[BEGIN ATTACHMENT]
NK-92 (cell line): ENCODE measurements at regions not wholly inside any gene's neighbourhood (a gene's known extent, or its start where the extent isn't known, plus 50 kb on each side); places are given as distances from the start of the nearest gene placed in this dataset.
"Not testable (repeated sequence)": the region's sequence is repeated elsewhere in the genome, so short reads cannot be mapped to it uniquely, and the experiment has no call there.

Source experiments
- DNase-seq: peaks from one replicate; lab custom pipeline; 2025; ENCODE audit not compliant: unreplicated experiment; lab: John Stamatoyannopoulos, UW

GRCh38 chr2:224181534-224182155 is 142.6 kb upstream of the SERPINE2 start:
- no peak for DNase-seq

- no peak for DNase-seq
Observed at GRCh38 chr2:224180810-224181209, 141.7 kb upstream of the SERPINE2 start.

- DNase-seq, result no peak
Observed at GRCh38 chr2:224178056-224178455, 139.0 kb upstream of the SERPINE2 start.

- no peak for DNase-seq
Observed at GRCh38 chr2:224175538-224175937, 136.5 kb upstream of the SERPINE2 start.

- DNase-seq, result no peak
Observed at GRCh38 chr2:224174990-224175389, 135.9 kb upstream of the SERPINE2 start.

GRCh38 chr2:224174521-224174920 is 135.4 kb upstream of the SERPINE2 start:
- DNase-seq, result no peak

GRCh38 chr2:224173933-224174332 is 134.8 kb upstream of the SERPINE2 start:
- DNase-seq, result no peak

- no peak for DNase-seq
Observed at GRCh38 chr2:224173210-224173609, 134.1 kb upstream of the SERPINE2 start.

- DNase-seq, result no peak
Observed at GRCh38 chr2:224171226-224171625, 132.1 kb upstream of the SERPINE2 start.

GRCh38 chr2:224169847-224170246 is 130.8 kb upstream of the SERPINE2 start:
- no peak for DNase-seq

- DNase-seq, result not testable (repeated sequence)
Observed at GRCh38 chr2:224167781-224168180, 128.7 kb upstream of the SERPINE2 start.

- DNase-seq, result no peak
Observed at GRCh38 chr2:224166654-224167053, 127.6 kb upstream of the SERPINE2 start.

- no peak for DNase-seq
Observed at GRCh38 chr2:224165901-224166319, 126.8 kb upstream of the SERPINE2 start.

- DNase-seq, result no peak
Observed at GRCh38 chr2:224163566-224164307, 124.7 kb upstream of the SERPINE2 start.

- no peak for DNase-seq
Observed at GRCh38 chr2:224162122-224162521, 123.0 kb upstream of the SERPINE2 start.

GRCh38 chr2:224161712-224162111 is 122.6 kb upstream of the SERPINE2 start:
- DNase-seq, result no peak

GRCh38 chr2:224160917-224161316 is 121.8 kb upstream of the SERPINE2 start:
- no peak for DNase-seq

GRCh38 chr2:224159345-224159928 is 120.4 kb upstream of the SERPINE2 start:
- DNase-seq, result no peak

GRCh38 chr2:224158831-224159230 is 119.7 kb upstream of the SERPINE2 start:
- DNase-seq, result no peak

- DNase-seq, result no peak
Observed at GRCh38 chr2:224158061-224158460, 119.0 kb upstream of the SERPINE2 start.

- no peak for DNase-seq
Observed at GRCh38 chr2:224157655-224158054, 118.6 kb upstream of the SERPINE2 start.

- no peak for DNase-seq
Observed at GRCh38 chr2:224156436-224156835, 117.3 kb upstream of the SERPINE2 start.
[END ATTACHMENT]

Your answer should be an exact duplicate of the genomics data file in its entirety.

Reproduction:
NK-92 (cell line): ENCODE measurements at regions not wholly inside any gene's neighbourhood (a gene's known extent, or its start where the extent isn't known, plus 50 kb on each side); places are given as distances from the start of the nearest gene placed in this dataset.
"Not testable (repeated sequence)": the region's sequence is repeated elsewhere in the genome, so short reads cannot be mapped to it uniquely, and the experiment has no call there.

Source experiments
- DNase-seq: peaks from one replicate; lab custom pipeline; 2025; ENCODE audit not compliant: unreplicated experiment; lab: John Stamatoyannopoulos, UW

GRCh38 chr2:224181534-224182155 is 142.6 kb upstream of the SERPINE2 start:
- no peak for DNase-seq

- no peak for DNase-seq
Observed at GRCh38 chr2:224180810-224181209, 141.7 kb upstream of the SERPINE2 start.

- DNase-seq, result no peak
Observed at GRCh38 chr2:224178056-224178455, 139.0 kb upstream of the SERPINE2 start.

- no peak for DNase-seq
Observed at GRCh38 chr2:224175538-224175937, 136.5 kb upstream of the SERPINE2 start.

- DNase-seq, result no peak
Observed at GRCh38 chr2:224174990-224175389, 135.9 kb upstream of the SERPINE2 start.

GRCh38 chr2:224174521-224174920 is 135.4 kb upstream of the SERPINE2 start:
- DNase-seq, result no peak

GRCh38 chr2:224173933-224174332 is 134.8 kb upstream of the SERPINE2 start:
- DNase-seq, result no peak

- no peak for DNase-seq
Observed at GRCh38 chr2:224173210-224173609, 134.1 kb upstream of the SERPINE2 start.

- DNase-seq, result no peak
Observed at GRCh38 chr2:224171226-224171625, 132.1 kb upstream of the SERPINE2 start.

GRCh38 chr2:224169847-224170246 is 130.8 kb upstream of the SERPINE2 start:
- no peak for DNase-seq

- DNase-seq, result not testable (repeated sequence)
Observed at GRCh38 chr2:224167781-224168180, 128.7 kb upstream of the SERPINE2 start.

- DNase-seq, result no peak
Observed at GRCh38 chr2:224166654-224167053, 127.6 kb upstream of the SERPINE2 start.

- no peak for DNase-seq
Observed at GRCh38 chr2:224165901-224166319, 126.8 kb upstream of the SERPINE2 start.

- DNase-seq, result no peak
Observed at GRCh38 chr2:224163566-224164307, 124.7 kb upstream of the SERPINE2 start.

- no peak for DNase-seq
Observed at GRCh38 chr2:224162122-224162521, 123.0 kb upstream of the SERPINE2 start.

GRCh38 chr2:224161712-224162111 is 122.6 kb upstream of the SERPINE2 start:
- DNase-seq, result no peak

GRCh38 chr2:224160917-224161316 is 121.8 kb upstream of the SERPINE2 start:
- no peak for DNase-seq

GRCh38 chr2:224159345-224159928 is 120.4 kb upstream of the SERPINE2 start:
- DNase-seq, result no peak

GRCh38 chr2:224158831-224159230 is 119.7 kb upstream of the SERPINE2 start:
- DNase-seq, result no peak

- DNase-seq, result no peak
Observed at GRCh38 chr2:224158061-224158460, 119.0 kb upstream of the SERPINE2 start.

- no peak for DNase-seq
Observed at GRCh38 chr2:224157655-224158054, 118.6 kb upstream of the SERPINE2 start.

- no peak for DNase-seq
Observed at GRCh38 chr2:224156436-224156835, 117.3 kb upstream of the SERPINE2 start.